However, some organisations are now accepting that the home office environment will be a permanent extension of their corporate estate portfolios and have been taking steps to ensure their staff are supported, comfortable and productive for the long-term. One of the key challenges for CRE heads entering 2021 will be to balance blended ‘home and office work’ in such a way that business objectives are met. As such, they are likely to work closely with HR and risk departments as organisations tackle the challenges of infection control along with the health and wellbeing of their people.
What technology and/or approaches have you seen emerge in the industry due to COVID-19, and how do these compare to before the outbreak?
JL: Remote access has been the most prevalent technological shift as a result of the pandemic. Corporate real estate has evolved, such as through the adoption of online management platforms, to aid in client and property management during the pandemic. For instance, in the context of agency, technology adoption has evolved from online listings to virtual reality. As a result of movement restrictions imposed during lockdown, virtual viewings in the majority of markets have surged. Knight Frank Kenya’s website, for example, registered a 47% increase in users over the months of May and June compared to the previous year. Virtual tours have effectively allowed potential tenants and buyers to have realistic ‘walkthrough’ tours of the properties.
We have also witnessed an increased focus on data and analytics in the corporate real estate sector, effectively aiding decision makers to predict market performance and plan accordingly.
While the transformation of real estate technology was already taking place pre-COVID, the pandemic has certainly accelerated this trend, underpinning its importance, and we only expect these trends to continue.
AG: Changes in the way that companies carry out day-to-day operations have been underway for years with disruptive technologies such as virtual viewing and conferencing. However, COVID-19 has fast-tracked the adoption of these technologies as social distancing and remote working have become more prevalent. To facilitate transparent communication amid restrictions and social distancing, various property listing platforms have launched interactive virtual tours of properties without the need to physically visit them.
In terms of new approaches, the Dubai government has introduced a virtual working programme that allows professionals to work overseas while residing in Dubai. On an annual basis, the programme costs AED1,054 plus medical insurance with valid UAE coverage and a processing fee for each person. In addition, the Dubai government recently declared an economic stimulus package of AED500 million, taking the total stimulus extended to AED6.8 billion, to support individuals and businesses in response to the pandemic. Many of these incentives will benefit small and medium-sized enterprises (SMEs) and the likely trend to emerge from this will be represented by the increasing demand for smaller office requirements.
RD: It is looking like the majority of organisations will turn to a hybrid working model to reduce the spread of the virus and accommodate employee and business needs. To this end, two strategies are proving popular:
● The ‘split group’ strategy involves separating employees into different weekly groups to support business continuity in the event that one group becomes infected
● The ‘split desk’ strategy enables the alternating usage of desks between days, creating maximum usage of the space overall and more time for cleaning teams to react to the demand.
Strategies like this require live data to be effective. Programs which monitor occupancy rates will play a central role in enabling the most appropriate measures to be put in place at any one time. Organisations must understand their occupancy threshold for safe practice and to keep track of when that threshold is neared.
When it comes to technology, it can help on all fronts. Employers will keep workplaces hygienic and allay people’s fears if they communicate the right information, at the right time and to the right level of detail – and the most effective way to do this is by providing employees with mobile apps and installing digital signage throughout the workplace. While there will always be a place for static posters, digital platforms allow for the instant and dynamic delivery of messages at the exact point they need to be consumed. Research by Intel has also found that digital signage captures 400% more views than static signage.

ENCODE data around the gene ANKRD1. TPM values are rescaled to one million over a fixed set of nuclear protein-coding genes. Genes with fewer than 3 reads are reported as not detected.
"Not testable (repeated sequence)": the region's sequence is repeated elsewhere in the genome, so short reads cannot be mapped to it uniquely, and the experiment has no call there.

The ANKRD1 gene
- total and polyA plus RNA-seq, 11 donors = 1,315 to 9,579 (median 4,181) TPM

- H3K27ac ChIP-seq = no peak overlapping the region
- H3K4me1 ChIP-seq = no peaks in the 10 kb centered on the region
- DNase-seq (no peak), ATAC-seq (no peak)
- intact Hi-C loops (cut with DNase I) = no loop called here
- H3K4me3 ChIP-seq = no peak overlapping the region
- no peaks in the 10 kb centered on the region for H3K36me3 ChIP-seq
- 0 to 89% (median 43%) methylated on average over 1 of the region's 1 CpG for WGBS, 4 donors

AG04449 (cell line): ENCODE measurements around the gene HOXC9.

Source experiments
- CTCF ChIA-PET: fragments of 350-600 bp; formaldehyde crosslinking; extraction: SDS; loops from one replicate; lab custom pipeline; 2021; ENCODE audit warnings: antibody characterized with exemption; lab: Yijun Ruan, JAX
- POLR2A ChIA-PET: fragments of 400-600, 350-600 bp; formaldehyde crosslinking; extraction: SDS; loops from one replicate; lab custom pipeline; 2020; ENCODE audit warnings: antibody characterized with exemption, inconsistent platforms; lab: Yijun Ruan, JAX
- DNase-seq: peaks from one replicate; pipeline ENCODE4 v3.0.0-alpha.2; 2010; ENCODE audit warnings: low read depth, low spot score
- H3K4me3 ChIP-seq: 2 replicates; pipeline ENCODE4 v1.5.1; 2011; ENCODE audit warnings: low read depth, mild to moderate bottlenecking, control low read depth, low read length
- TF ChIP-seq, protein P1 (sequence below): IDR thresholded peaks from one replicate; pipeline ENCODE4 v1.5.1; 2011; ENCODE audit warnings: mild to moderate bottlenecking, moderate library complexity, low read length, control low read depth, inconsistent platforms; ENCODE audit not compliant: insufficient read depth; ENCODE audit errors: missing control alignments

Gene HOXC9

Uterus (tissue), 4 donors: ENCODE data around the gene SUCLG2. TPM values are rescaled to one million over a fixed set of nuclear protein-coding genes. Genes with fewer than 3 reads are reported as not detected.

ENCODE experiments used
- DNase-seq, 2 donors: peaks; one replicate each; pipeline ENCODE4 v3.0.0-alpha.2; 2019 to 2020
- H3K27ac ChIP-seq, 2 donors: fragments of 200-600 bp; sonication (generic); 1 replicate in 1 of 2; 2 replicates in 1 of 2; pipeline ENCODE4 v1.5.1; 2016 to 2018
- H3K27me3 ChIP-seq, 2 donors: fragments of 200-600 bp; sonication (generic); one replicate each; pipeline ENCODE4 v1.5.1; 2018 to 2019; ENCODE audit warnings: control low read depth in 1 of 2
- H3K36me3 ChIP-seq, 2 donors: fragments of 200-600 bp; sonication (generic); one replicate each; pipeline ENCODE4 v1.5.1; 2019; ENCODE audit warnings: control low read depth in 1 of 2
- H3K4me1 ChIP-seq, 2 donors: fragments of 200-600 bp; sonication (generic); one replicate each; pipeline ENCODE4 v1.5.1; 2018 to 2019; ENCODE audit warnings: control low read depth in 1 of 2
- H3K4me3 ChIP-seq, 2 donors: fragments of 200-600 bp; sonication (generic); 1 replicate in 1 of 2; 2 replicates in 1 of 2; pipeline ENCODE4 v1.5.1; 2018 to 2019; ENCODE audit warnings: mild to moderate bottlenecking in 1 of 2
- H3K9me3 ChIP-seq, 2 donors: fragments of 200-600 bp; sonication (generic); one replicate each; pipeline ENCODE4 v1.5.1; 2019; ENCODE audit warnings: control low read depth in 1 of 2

Digital signage will encourage employees to adopt and maintain the desired behaviors, including good hygiene and social distancing. But this isn’t limited to flashing messages reminding employees to wash their hands and avoid touching their face, though that is effective. Displaying live data on socially distanced spaces to use, cleaned space availability and cleaning regimes in place will help to guide staff and reduce cross-contamination. Facilities teams can also use the technology to both deliver methodical cleaning practices and reassure occupants by highlighting the preventative infection control measures that they are undertaking.
What are your predictions for the industry in 2021 and beyond?
JL: We anticipate that in the near-term, influences such as global tensions between the US and China, the Government’s abilities to effectively tackle the pandemic, currency changes, cost of capital and the shift to the ‘new normal’ will continue to impact performance in the corporate real estate sector in Africa.
However, in the long term we anticipate that ‘big picture trends’ that existed pre-COVID, will continue to influence the market. These include market resilience, innovation and health and wellness trends. Gardens and outdoor spaces featured at the top of home buyers wish-list in their homes of choice of at least 66% of the respondents in our Global Buyer Survey. Closer to home, we have observed buyer preference towards gated communities or developments that avail open spaces.
RD: The repurposing of office space to facilitate collaboration will be a trend for 2021 because it has been proven that, for many, home working supports individual focussed work but less so for social activities. CRE heads will need to ‘sell’ the office to those who have had a positive home working experience to willingly get them back and maximise attendance. Any office redesign must carefully consider the experiences people have had whilst working at home.
Offices will likely be carved into creative spaces for collaboration, innovation, and will also be a place to simply wind down and socialise. It will be important to ensure that the workforce is made aware of these investments now so they feel confident that they will be kept safe and supported when they return to the office.